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Intestinal Dysbiosis and Thyroid Health

Published September 8 2014

Intestinal dysbiosis refers to an imbalance of the gut flora.  Just about everyone who has an autoimmune thyroid condition such as Graves’ Disease or Hashimoto’s Thyroiditis has intestinal dysbiosis.  And many people with a non-autoimmune thyroid condition have intestinal dysbiosis as well.  In fact, intestinal dysbiosis is one of the main factors responsible for many chronic health conditions.  In this article I plan on talking about some of the common causes of intestinal dysbiosis, how this can lead to the development of many chronic conditions, and I’ll also discuss a few things you can do to help correct intestinal dysbiosis.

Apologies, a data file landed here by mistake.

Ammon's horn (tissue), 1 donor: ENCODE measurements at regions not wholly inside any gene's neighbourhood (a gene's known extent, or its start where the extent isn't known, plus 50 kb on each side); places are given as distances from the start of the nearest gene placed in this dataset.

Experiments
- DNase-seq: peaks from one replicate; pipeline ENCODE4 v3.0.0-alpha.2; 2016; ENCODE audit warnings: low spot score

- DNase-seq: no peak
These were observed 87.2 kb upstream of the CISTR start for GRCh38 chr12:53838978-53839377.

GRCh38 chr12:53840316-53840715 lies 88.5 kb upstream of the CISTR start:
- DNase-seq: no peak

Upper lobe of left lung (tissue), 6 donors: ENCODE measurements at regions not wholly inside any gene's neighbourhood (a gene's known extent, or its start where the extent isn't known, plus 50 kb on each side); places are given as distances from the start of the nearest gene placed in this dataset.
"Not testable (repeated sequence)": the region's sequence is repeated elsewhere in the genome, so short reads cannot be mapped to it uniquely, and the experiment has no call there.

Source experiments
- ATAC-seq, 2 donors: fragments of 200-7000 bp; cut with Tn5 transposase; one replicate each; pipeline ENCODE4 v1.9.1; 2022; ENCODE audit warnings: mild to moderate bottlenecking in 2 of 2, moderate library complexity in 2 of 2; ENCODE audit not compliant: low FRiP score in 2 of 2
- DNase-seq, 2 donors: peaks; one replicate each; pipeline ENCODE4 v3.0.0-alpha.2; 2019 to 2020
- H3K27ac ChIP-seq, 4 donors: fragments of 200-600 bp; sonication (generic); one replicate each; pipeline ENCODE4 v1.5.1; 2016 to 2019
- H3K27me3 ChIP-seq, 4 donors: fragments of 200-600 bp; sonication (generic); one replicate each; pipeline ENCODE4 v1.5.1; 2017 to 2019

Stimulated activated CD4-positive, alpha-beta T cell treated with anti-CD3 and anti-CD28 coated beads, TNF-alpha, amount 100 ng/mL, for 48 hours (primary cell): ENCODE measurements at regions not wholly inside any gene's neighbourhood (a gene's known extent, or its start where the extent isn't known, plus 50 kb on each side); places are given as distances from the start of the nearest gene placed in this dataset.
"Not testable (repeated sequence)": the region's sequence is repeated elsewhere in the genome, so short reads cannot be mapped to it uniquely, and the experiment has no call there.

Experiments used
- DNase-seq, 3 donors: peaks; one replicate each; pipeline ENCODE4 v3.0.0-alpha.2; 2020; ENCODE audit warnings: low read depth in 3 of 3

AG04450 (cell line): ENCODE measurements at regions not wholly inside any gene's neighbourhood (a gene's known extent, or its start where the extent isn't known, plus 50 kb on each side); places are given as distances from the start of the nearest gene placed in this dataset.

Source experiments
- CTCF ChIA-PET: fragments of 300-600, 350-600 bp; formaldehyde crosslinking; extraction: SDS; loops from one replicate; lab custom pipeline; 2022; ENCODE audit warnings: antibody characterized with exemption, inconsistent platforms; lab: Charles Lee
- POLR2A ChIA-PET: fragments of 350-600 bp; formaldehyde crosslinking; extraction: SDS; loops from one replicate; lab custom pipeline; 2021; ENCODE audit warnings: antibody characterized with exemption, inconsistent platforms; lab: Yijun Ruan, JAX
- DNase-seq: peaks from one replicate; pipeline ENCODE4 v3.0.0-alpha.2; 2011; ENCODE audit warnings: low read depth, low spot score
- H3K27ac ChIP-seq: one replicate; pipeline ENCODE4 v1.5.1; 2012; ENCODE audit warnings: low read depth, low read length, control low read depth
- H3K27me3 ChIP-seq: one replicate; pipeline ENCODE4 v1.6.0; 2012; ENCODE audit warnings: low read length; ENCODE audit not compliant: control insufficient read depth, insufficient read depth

The human gastrointestinal tract consists of many different microbes, which are referred to as the intestinal microbiota.  This microbiota is considered to play a number of key roles in the maintenance of host health, including aiding digestion of otherwise indigestible dietary compounds, synthesis of vitamins and other beneficial metabolites, as well as immune system regulation and enhanced resistance against colonization by pathogenic microorganisms (1) [1].  As a result, if someone has an unhealthy microbiota then this can cause digestive issues, problems synthesizing certain vitamins, and it will weaken the immune system, thus making someone more susceptible to certain pathogens.